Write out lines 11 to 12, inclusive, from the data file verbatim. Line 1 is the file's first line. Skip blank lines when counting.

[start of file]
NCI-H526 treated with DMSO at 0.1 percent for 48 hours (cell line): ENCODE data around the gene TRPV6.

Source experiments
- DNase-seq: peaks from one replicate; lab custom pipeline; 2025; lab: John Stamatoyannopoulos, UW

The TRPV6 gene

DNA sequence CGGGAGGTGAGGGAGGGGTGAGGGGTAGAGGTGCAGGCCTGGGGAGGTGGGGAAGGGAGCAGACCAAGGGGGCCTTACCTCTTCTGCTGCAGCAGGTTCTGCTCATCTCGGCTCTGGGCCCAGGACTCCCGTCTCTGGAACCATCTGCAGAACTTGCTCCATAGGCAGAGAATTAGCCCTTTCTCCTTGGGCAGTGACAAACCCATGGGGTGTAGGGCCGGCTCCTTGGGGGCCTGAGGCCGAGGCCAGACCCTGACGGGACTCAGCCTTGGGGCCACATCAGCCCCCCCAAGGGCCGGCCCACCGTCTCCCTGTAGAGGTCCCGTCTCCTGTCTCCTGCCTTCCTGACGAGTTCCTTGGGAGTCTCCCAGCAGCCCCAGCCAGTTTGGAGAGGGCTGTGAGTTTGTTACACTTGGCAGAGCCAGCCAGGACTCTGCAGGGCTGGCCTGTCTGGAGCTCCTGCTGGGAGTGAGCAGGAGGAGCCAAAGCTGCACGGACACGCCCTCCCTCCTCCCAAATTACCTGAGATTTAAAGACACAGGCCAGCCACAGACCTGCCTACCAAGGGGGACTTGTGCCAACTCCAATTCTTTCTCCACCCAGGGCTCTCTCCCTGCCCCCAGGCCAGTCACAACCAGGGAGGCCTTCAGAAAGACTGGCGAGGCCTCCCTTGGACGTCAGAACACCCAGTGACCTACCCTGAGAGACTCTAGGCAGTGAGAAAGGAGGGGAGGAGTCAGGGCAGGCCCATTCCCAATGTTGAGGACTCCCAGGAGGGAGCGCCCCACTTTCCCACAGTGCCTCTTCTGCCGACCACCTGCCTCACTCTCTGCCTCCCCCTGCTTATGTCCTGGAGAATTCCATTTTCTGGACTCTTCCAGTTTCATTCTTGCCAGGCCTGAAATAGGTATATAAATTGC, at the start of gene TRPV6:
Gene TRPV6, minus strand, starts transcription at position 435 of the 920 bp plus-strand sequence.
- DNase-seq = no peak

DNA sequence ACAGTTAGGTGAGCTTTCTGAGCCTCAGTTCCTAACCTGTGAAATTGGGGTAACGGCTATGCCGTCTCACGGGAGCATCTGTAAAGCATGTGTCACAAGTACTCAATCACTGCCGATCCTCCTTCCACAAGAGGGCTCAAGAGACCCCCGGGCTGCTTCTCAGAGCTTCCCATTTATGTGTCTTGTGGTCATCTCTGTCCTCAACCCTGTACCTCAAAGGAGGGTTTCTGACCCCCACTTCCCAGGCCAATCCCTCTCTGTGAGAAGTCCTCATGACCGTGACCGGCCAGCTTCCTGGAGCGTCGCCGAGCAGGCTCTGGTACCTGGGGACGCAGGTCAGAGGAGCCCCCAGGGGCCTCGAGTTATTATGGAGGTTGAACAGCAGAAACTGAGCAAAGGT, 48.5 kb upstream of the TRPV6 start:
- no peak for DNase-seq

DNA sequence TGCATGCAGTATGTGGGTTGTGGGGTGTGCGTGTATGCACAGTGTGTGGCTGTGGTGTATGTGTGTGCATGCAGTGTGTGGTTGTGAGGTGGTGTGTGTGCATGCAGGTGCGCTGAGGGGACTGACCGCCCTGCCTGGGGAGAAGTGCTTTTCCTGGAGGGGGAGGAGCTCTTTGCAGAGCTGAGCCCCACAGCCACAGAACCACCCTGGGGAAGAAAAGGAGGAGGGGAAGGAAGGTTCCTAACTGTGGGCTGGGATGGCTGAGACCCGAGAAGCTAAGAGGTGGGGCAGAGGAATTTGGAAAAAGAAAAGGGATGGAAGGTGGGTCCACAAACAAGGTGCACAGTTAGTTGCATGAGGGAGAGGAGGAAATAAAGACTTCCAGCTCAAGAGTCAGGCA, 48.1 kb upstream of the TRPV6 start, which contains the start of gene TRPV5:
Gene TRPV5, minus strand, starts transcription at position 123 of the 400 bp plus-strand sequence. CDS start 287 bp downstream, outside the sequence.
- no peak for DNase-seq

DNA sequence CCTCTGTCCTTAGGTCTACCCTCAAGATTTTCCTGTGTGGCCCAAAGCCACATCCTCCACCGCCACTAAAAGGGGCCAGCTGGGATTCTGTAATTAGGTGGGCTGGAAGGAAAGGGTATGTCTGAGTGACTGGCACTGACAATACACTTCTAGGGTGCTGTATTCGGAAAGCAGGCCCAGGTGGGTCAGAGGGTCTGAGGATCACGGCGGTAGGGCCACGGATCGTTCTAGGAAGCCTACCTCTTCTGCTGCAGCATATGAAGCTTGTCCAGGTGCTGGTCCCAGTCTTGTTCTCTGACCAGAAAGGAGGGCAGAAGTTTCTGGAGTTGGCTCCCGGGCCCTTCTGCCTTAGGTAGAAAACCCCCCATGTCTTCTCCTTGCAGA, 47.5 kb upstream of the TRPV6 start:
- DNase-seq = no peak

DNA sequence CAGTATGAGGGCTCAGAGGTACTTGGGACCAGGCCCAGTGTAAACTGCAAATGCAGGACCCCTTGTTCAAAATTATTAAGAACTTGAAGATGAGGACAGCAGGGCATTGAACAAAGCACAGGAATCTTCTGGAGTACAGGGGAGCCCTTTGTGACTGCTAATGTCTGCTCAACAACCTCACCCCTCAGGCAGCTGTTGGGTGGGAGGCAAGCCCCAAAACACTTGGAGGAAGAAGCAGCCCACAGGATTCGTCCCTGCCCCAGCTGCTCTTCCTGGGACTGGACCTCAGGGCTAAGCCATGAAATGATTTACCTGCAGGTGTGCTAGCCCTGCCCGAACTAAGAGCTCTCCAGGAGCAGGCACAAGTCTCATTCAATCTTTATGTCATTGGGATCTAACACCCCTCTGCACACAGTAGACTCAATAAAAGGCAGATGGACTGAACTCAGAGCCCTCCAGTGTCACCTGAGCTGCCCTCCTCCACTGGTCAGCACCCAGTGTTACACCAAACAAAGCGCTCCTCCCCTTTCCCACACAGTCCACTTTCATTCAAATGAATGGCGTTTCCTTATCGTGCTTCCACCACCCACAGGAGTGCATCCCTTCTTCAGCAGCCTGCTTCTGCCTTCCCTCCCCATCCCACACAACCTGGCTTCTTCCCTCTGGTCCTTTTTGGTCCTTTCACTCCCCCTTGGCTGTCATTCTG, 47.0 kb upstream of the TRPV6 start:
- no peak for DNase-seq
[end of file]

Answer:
Gene TRPV5, minus strand, starts transcription at position 123 of the 400 bp plus-strand sequence. CDS start 287 bp downstream, outside the sequence.
- no peak for DNase-seq